New York State Workers’ Compensation Board Medical Treatment Guidelines became effective in December 2010. The Guidelines pertain to injuries involving the neck, back, shoulder, and knee. More recently treatment guidelines for carpal tunnel syndrome have been published. Additionally, non-acute pain guidelines and updated versions of the other five medical treatment guidelines went into effect for treatments given on or after December 15, 2014.
You can view the Guidelines below:
- Neck Injury Medical Treatment Guidelines
- Mid or Low Back Injury Medical Treatment Guidelines
- Shoulder Injury Medical Treatment Guidelines
- Knee Injury Medical Treatment Guidelines
- Carpal Tunnel Medical Treatment Guidelines
- Non-Acute Pain Medical Treatment Guidelines
What Are the Medical Treatment Guidelines?
The guidelines are mandatory standards of care for work-related injuries. These guidelines define the type of care deemed appropriate for these injuries and preapproved for workers’ compensation coverage. You do not have to seek authorization for treatments outlined in the Guidelines, which saves you and your medical providers time.
Making Sure Your Doctor Is Familiar with the Guidelines
Your doctor’s familiarity with the specific modalities of treatment found in the Guidelines could make a huge difference in your medical care. A doctor who is familiar with New York’s Guidelines will know that for many types of treatment he can simply provide the medical care without any pre-approval or authorization delays.
Treatment Outside of the Guidelines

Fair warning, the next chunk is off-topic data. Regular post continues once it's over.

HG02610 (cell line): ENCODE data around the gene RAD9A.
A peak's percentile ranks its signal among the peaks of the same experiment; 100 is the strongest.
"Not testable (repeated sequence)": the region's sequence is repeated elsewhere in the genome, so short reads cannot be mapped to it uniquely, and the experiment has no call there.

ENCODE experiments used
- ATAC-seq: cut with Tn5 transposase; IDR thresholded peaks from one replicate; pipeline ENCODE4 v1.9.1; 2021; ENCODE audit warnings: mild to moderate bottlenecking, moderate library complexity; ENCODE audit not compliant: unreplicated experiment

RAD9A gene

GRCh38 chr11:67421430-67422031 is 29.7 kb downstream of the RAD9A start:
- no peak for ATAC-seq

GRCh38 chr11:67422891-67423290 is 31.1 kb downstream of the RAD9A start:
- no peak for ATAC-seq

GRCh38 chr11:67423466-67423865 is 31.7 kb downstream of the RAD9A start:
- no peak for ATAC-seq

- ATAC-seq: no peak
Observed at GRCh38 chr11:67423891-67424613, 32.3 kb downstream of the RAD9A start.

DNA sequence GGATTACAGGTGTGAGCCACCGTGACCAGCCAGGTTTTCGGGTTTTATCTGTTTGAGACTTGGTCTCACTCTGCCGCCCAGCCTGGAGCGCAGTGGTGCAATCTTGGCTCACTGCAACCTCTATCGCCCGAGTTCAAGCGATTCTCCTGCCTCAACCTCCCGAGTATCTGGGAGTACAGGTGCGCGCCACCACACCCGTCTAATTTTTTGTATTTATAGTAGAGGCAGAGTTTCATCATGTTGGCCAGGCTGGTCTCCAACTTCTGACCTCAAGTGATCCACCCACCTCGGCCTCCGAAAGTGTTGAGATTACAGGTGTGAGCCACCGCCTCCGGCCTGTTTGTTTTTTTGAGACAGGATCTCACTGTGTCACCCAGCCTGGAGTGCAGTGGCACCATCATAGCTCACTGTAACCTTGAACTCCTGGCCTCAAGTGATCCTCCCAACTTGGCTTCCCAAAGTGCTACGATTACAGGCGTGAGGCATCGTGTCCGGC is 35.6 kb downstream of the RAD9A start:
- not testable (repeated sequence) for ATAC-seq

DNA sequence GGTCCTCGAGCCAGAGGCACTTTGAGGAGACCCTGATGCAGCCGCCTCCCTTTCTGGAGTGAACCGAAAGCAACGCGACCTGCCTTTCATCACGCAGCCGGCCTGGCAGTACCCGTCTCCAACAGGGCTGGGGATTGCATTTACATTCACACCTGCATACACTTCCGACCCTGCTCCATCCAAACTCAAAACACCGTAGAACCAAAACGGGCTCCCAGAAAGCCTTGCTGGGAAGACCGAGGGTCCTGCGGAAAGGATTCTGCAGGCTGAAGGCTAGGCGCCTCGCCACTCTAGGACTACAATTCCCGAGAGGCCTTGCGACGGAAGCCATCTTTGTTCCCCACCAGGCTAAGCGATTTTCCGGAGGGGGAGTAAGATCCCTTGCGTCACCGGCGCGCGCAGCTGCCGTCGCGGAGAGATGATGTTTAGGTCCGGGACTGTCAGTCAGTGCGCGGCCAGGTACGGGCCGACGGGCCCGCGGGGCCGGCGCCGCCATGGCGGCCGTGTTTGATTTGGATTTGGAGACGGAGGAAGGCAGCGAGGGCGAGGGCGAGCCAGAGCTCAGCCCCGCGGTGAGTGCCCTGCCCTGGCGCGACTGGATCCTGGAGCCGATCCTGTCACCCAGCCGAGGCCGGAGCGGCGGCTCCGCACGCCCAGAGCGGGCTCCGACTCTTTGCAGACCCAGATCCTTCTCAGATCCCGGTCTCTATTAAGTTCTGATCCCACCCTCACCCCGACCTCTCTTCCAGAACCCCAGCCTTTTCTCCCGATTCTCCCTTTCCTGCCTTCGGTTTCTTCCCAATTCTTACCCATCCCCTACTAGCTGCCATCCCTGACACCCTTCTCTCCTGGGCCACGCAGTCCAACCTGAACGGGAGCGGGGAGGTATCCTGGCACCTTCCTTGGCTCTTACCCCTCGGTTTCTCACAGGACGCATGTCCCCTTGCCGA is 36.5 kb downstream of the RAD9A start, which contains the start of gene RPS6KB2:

However, if the treatment being recommended is not listed in the Guidelines then treatment authorization must be obtained or a variance procedure must be utilized. Proper filing of treatment authorization or variance requests could be the difference between treatment being approved or denied.
However, if the treatment being recommended is not listed in the Guidelines then a variance procedure must be utilized. Proper filing of variance requests could be the difference between treatment being approved or denied.
A request for treatment authorization must be used when asking for a special service costing more than $1,000 in a non-emergency situation. Pre-authorization is also required for:
- Lumbar fusions
- Artificial disk replacement
- Electrical bone growth stimulators
- Spinal Cord Stimulators
- Osteochondral autograft
- Autologous chondrocyte implantation
- Meniscal allograft transplantation
- Total or partial knee replacement
- A repeat surgery due to failure of the first
Special Services, Variance Requests, and Treatment Authorization Requests
Special services that require pre-authorization are outlined in the Guidelines related to your injury.
Variance requests differ from pre-authorizations. A variance request is necessary when your doctor wishes to provide a treatment that is inconsistent with the Guidelines.
Treatment authorization requests and variance requests are two different forms, which is another reason why it is important for your doctor to be knowledgeable regarding the Guidelines.
It is in your best interest to confirm that your physician is familiar with the New York Guidelines beginning treatment at his or her office. This will make delivery of your medical care a much simpler and effective process.